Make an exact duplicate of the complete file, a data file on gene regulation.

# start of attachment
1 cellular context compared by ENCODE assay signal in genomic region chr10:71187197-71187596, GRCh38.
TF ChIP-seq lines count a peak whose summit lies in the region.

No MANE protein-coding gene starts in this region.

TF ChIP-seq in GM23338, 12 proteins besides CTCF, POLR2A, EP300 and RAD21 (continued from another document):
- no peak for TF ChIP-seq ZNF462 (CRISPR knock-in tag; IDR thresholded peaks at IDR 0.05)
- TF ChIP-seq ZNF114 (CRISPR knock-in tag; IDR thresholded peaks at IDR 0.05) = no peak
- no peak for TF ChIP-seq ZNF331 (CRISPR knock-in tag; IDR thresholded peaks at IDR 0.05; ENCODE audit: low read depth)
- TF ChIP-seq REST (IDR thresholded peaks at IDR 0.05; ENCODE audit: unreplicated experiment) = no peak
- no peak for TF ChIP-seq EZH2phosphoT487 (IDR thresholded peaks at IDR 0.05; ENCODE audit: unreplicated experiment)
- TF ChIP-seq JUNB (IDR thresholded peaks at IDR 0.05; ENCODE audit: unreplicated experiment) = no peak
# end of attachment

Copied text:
1 cellular context compared by ENCODE assay signal in genomic region chr10:71187197-71187596, GRCh38.
TF ChIP-seq lines count a peak whose summit lies in the region.

No MANE protein-coding gene starts in this region.

TF ChIP-seq in GM23338, 12 proteins besides CTCF, POLR2A, EP300 and RAD21 (continued from another document):
- no peak for TF ChIP-seq ZNF462 (CRISPR knock-in tag; IDR thresholded peaks at IDR 0.05)
- TF ChIP-seq ZNF114 (CRISPR knock-in tag; IDR thresholded peaks at IDR 0.05) = no peak
- no peak for TF ChIP-seq ZNF331 (CRISPR knock-in tag; IDR thresholded peaks at IDR 0.05; ENCODE audit: low read depth)
- TF ChIP-seq REST (IDR thresholded peaks at IDR 0.05; ENCODE audit: unreplicated experiment) = no peak
- no peak for TF ChIP-seq EZH2phosphoT487 (IDR thresholded peaks at IDR 0.05; ENCODE audit: unreplicated experiment)
- TF ChIP-seq JUNB (IDR thresholded peaks at IDR 0.05; ENCODE audit: unreplicated experiment) = no peak